She proved herself to be an astute business woman and after outwitting a notorious money lender she began to expand her business and adding to her wealth. After a fire in 1874 she was in a position to buy property from those who were unable to rebuild and she became the largest landowner on Wood Street. In 1878 she married James T. Hensley and learning from the fire of four years previously they built a large stone fire proof dance hall and “The Red Light Saloon”. She became an influential landlord renting other properties she owned to other businesses and she also became a generous benefactor to a number of local charities and important political candidates. Her influence was growing. It was now that she took on another name, that of “Chicago Joe” Hensley.
The city of Helena tried to shut down the dance hall and the hurdy-gurdy house declaring that prostitution and hurdy-gurdy houses were immoral. “Chicago Joe” challenged the city law on a technicality, music in a hurdy-gurdy was made by a machine but in her establishment she employed a three piece band to play the music. The court had to throw the case out, her saloon stayed open. She was making powerful enemies who had become jealous of her success and possibly felt threatened by her as she knew of their ‘seedy past’.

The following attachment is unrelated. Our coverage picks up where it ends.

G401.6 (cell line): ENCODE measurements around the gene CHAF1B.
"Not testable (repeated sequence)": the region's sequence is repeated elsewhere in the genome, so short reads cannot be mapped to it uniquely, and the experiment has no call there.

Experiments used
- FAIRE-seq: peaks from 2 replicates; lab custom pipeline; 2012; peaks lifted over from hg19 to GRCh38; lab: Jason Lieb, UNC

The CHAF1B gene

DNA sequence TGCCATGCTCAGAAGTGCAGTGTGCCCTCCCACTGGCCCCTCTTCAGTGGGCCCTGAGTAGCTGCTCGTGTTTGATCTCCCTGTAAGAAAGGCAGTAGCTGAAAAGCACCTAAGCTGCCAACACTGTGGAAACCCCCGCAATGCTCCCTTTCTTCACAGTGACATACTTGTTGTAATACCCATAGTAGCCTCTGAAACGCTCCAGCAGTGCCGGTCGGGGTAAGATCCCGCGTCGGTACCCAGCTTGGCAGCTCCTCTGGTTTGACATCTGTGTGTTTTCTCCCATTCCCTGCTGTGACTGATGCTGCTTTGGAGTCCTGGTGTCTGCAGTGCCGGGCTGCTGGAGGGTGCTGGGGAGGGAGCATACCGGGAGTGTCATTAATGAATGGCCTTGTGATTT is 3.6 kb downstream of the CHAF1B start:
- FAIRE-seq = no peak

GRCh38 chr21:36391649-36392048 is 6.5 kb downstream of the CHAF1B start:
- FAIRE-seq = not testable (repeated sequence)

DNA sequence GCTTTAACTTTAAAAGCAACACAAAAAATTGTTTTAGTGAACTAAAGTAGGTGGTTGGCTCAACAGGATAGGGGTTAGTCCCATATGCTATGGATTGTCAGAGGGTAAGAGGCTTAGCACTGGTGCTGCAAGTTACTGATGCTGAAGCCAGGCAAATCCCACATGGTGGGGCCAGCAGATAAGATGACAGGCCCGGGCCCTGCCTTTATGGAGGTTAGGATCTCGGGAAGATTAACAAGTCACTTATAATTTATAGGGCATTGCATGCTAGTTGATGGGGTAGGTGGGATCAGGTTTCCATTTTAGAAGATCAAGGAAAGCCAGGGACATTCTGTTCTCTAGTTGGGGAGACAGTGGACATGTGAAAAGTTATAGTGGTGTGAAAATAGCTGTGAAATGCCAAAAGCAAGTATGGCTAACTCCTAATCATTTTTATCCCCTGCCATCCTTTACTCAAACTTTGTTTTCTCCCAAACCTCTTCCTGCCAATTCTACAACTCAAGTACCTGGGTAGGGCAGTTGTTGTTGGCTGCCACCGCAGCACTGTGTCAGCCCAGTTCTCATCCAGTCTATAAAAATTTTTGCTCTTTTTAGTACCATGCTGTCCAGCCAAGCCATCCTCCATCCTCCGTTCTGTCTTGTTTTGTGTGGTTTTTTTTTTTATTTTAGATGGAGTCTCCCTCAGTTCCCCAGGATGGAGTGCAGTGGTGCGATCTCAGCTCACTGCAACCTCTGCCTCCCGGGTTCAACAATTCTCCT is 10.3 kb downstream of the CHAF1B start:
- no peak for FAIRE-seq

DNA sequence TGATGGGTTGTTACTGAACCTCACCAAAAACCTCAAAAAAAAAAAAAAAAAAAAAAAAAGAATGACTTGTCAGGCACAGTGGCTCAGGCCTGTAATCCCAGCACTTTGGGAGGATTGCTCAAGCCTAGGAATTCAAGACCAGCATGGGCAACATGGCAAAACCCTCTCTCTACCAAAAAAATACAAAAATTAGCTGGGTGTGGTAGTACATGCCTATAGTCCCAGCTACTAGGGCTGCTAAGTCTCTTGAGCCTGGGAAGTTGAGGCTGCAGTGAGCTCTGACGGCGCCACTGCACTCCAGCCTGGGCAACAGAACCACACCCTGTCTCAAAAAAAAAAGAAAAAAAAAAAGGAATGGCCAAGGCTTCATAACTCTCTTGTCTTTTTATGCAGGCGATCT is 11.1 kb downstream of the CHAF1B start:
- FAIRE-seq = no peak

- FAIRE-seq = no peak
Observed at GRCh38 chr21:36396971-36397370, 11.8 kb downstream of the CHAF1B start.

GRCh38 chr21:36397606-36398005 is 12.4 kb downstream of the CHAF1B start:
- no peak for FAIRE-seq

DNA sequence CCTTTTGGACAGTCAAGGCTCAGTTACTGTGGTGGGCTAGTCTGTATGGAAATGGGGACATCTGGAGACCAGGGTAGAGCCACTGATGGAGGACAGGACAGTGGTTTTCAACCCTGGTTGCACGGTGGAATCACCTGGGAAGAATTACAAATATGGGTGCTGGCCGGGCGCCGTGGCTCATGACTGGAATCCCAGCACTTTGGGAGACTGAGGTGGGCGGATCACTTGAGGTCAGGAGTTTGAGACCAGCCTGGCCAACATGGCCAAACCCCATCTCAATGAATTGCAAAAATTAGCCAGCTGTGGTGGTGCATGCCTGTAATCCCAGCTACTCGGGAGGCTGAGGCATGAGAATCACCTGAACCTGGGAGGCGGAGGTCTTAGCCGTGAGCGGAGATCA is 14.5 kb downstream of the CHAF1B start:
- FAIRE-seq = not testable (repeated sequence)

“Chicago Joe”, and her husband, “Black Hawk”, saw the writing on the wall, they needed to change with the times and this meant a change in their business. They built a new establishment called The Coliseum. It became a roaring success, partly due to the high quality ladies it employed and partly due to its lavish furnishings. It was to prove a very profitable investment and she catered to every whim of her clientele. It became the talk of Helena.
In the 1890s things were to change for “Chicago Joe”. Helena became a city of importance and The Coliseum lost its flavour. The depression of 1893 brought about an economic downfall, she lost all her property except “The Red Light Saloon” and she and her husband moved into an apartment above the saloon and began to live the quiet life. She may have been a hard headed business woman but she never forgot her own hard life as a young uneducated girl in Ireland and it was for this reason that she always helped those who needed help. A remarkable woman who although illiterate had a great head for maths. It goes to show that even though some people may look upon you as being less of a person for your status in society what really counts is what you do for that society and how you benefit it rather than who you are and how much money you may have. A lesson there for all of us.